Reviving a dying culture through eco-tourism
As he escorts yet more visitors through Shari, a town of fish and icebergs on the northern tip of Japan, tour guide Yoshiji Ishii stops and folds inward his outstretched arms.
“When entering an abode of the gods, you have to pray like this,” explains Ishii (60), one of Japan’s indigenous Ainu people.
The Shiretoko Peninsula here, just across the water from the Russian-ruled Kuril islands, is renowned as the southernmost place that sees ice from the Arctic Ocean and in July was named a United Nations World Natural Heritage site.
As more tourists come in, the Ainu are seizing the opportunity to show to the rest of Japan their rapidly fading culture, in which brown bears and fish are deities and where food, clothing and housing are regarded as divine gifts.
It can be a clash of cultures. When his tour group stopped to see a famous spot where salmon run just outside the Heritage site, the dozens of visitors shouted with joy.
But there is a small dam stopping salmon from the upper course of the river and a narrow stream that traps them into a preserve for fishermen.
“This is the way to Auschwitz,” Ishii whispers at the sight of the artificial stream.
“The Ainu’s way of fishing is different.
Using harpoons, we catch just a few, the amount we eat. The rest would be reserved for the gods.”
“I am one of the last survivors of the Ainu people,” said Ishii, a civil servant who comes here on weekends to promote his culture.
In the 19th century, the Ainu people, who are ethnically distinct from other Japanese, used to live across the northern Japanese island of Hokkaido as well as the Sakhalin and Kuril islands now ruled by Russia.
But with a rising population and a threat from Russia, Japan encouraged immigration of ethnic Japanese northward, depriving the Ainu of their lands and banning their language and culture.
Only 24Â 000 Ainu people now live in Hokkaido, according to the island’s government, and almost none of them keep a traditional way of life. Others have left for cities such as Tokyo, where they have integrated, or disguise their identity.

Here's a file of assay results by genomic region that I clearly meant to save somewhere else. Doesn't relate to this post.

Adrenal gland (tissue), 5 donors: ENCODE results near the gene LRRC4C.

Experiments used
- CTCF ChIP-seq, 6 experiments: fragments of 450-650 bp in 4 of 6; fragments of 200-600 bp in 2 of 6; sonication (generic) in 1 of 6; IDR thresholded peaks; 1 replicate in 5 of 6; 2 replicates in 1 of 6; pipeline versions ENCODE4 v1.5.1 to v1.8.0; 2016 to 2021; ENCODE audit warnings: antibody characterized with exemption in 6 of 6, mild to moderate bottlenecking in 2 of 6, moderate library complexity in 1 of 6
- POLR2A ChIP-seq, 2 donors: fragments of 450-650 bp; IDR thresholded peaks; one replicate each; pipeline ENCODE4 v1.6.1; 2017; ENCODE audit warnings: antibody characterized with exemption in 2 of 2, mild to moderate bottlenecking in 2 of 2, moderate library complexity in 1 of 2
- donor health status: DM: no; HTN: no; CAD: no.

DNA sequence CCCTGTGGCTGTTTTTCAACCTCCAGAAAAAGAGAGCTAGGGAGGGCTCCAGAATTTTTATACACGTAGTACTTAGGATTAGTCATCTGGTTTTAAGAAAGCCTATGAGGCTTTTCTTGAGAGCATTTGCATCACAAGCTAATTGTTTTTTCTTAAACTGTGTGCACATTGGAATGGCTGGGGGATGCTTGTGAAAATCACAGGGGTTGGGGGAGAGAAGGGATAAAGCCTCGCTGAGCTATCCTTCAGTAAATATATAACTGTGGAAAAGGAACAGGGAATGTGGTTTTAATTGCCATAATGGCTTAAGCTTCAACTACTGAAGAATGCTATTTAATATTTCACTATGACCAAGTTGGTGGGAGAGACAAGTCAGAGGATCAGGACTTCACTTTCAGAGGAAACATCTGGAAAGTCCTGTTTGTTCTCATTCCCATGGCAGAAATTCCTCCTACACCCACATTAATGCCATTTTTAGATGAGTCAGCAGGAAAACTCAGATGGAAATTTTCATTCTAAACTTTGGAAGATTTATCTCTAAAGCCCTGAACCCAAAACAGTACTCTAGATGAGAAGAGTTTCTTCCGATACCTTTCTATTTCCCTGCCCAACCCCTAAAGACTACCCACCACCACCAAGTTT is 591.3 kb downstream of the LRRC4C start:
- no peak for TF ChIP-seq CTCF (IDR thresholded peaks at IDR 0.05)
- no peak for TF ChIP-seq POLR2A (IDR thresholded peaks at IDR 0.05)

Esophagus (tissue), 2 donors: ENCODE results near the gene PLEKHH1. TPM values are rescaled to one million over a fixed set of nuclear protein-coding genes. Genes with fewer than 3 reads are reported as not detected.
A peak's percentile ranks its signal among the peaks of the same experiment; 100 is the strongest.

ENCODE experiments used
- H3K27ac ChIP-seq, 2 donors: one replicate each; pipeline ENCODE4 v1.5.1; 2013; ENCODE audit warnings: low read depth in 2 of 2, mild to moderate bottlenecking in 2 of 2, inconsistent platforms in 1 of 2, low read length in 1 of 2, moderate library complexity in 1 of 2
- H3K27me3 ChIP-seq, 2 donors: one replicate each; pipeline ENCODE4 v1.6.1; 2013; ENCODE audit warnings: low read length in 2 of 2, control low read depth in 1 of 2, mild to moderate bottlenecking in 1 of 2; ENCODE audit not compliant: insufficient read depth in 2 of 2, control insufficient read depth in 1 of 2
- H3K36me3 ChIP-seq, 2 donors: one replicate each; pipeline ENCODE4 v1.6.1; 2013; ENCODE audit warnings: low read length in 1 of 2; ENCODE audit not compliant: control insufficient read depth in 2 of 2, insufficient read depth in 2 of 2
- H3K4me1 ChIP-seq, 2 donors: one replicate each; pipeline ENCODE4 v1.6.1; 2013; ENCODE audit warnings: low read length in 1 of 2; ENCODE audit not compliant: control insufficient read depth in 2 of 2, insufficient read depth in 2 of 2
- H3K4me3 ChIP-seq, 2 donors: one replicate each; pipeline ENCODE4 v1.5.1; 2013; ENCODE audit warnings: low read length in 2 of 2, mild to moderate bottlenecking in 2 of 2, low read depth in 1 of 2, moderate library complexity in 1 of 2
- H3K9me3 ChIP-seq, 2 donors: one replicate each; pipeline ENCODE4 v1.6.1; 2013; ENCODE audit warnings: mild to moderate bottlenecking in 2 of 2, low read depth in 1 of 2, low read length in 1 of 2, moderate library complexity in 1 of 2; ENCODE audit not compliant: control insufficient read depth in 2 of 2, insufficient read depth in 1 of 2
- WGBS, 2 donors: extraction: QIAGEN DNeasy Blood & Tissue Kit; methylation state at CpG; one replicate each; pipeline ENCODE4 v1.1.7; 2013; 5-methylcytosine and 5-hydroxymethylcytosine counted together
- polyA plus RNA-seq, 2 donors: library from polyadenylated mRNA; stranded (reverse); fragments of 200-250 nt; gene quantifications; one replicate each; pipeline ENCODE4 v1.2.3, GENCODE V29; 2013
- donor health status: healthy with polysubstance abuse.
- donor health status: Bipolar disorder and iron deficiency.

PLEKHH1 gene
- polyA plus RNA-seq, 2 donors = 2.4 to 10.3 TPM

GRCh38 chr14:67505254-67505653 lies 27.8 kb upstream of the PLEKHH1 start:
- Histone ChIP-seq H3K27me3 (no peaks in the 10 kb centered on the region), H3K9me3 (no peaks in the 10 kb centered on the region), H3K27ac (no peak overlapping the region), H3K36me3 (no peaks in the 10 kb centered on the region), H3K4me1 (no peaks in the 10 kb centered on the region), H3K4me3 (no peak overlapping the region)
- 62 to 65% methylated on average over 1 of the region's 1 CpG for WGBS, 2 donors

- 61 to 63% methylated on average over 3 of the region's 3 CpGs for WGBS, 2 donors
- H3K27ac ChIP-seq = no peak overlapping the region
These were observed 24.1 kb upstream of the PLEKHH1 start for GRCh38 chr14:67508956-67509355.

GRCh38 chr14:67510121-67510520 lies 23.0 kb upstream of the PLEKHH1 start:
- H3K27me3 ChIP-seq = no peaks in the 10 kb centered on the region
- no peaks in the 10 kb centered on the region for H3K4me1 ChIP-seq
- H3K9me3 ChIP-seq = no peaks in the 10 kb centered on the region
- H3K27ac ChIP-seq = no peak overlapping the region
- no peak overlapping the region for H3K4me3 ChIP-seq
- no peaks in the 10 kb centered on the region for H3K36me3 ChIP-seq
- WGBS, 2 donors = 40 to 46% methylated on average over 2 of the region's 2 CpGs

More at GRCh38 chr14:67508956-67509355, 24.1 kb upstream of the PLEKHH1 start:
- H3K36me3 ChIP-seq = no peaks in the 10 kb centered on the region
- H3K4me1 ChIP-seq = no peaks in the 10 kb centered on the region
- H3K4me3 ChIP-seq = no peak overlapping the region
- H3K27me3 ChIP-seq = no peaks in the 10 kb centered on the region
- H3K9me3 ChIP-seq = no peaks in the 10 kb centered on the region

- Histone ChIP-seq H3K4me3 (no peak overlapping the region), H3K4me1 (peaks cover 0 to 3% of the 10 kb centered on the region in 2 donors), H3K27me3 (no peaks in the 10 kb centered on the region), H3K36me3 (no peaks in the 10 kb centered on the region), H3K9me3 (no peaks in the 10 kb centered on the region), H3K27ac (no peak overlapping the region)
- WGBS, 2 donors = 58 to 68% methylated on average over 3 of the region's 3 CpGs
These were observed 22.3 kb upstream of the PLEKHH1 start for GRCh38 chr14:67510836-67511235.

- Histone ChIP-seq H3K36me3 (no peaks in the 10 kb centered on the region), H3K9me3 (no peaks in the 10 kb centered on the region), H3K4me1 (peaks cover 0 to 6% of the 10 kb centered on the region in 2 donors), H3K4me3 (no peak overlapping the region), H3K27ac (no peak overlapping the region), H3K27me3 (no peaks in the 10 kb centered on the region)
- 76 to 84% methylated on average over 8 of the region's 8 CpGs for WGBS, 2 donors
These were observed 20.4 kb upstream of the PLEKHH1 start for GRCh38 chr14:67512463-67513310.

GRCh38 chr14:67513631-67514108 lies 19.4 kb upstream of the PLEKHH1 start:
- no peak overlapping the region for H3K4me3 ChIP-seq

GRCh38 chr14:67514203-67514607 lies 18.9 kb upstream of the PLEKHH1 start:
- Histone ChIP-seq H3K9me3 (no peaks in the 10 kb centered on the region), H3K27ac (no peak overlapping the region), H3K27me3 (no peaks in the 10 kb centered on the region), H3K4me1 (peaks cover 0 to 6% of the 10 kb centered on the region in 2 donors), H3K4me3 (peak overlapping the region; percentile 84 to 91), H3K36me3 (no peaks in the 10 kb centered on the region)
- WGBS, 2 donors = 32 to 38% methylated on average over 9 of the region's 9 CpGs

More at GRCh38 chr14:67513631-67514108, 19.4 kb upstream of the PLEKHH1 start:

Despite Japanese perceptions of Hokkaido as an untamed wilderness, the dense forests of the 19th century now cover only a small part of the island, including the Shiretoko Peninsula, with the rest turned into farmland.
“People coming from Tokyo often erupt with statements such as ‘Hokkaido is so rich in nature!’ But that’s not true,” Ishii says with a hint of sadness coming across his smile.
A fading way of life
With Japan, the land of the Kyoto Protocol on climate change, portraying itself as a leader in environmental protection, activists for the Ainu are sensing an opportunity to popularise a culture in decline.
Shigeo Nishihara (32) is ethnically Japanese, but through an NGO, the Shiretoko Indigenous People Eco-Tourism Research Union, has set up tours like Ishii’s to teach Japanese visitors about the Ainu.
He said that with less Arctic ice floating here each year due to global warming, the Ainu’s environmental model would be increasingly attractive.
“It is a perfect foil to the mass consumer society,” Nishihara says.
Ishii, who is also known by his Ainu name, Pompe, holds no grudge against modern culture, but he also believes he can show people another way.
“This is a tree used for stomach aches,” he explains to the visiting tourists as he points to plants.
He shows how the Ainu recycle everything in the ecosystem.
“This is for syrup and jelly,” he says. “This is for clothing, for making threads.”
He is quick to find a hole dug by brown bears.
“It is essential for us Ainu to notice any small change in the forest for the sake of surviving,” he says.
The Ainu involvement in the tours that began this year was requested in a report by the International Union for Conservation of Nature and Natural Resources, which consults the UN Educational, Scientific and Cultural Agency that named the Shiretoko Peninsula a heritage site.
“It is important to study the culture of the Ainu people ... in order to determine the methods to preserve, manage and realise sustainable use of the natural environment,” the evaluation report says.
Even for some Ainu, the tour can be an eye-opening experience.
Koji Yuki (41) knew almost nothing about Ainu culture. He was brought up in a suburb of Tokyo as his family, like many other Ainu, moved out of Hokkaido to escape discrimination.
He is now helping out with the tour programme as a culture guide for the Research Union NGO and is a traditional woodblock artist.
“I am delighted, as are so many regular tourists, to come across Yezo deer which don’t run away from human beings,” unlike most wild animals that are afraid of people, Yuki says.
Yuki, who in his youth did not have any particular interest in his origins, learned to appreciate his culture after returning to Hokkaido in 1998.
“I realised there was unlimited potential in the Ainu culture, including a way of living and arts,” says Yuki.
The NGO is hoping more young Ainu people will follow his lead, especially with the growing interest in the Shiretoko Peninsula.
The number of sightseers to Shari town surged by 15,7% from last year in the three months to September, in part perhaps due to the government’s Yokoso Japan (Welcome to Japan) campaign to boost domestic travel by foreigners.
“I don’t need apologies from the ethnic Japanese, because people of the current generation are not responsible for what their ancestors did to us,” says Yuki. “But I do want them to know the history and want to share with them our culture, which will be a lot of fun.”—AFP